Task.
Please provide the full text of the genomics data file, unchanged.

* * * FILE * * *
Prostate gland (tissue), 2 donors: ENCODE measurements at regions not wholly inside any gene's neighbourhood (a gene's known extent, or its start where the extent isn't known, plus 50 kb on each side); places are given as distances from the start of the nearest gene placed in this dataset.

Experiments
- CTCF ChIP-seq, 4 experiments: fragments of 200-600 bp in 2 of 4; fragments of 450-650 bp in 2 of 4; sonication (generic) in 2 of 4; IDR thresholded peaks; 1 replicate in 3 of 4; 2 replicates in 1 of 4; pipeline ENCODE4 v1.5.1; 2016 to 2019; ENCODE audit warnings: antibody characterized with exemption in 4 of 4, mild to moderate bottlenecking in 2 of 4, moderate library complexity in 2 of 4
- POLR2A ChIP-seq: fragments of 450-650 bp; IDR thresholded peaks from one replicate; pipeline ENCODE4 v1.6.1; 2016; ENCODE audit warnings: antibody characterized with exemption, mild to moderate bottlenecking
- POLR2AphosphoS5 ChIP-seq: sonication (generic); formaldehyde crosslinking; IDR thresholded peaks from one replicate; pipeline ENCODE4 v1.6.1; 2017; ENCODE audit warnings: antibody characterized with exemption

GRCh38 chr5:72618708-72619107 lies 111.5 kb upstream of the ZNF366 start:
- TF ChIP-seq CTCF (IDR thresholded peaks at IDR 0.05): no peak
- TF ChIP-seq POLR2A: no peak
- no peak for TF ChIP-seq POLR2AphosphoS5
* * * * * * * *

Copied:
Prostate gland (tissue), 2 donors: ENCODE measurements at regions not wholly inside any gene's neighbourhood (a gene's known extent, or its start where the extent isn't known, plus 50 kb on each side); places are given as distances from the start of the nearest gene placed in this dataset.

Experiments
- CTCF ChIP-seq, 4 experiments: fragments of 200-600 bp in 2 of 4; fragments of 450-650 bp in 2 of 4; sonication (generic) in 2 of 4; IDR thresholded peaks; 1 replicate in 3 of 4; 2 replicates in 1 of 4; pipeline ENCODE4 v1.5.1; 2016 to 2019; ENCODE audit warnings: antibody characterized with exemption in 4 of 4, mild to moderate bottlenecking in 2 of 4, moderate library complexity in 2 of 4
- POLR2A ChIP-seq: fragments of 450-650 bp; IDR thresholded peaks from one replicate; pipeline ENCODE4 v1.6.1; 2016; ENCODE audit warnings: antibody characterized with exemption, mild to moderate bottlenecking
- POLR2AphosphoS5 ChIP-seq: sonication (generic); formaldehyde crosslinking; IDR thresholded peaks from one replicate; pipeline ENCODE4 v1.6.1; 2017; ENCODE audit warnings: antibody characterized with exemption

GRCh38 chr5:72618708-72619107 lies 111.5 kb upstream of the ZNF366 start:
- TF ChIP-seq CTCF (IDR thresholded peaks at IDR 0.05): no peak
- TF ChIP-seq POLR2A: no peak
- no peak for TF ChIP-seq POLR2AphosphoS5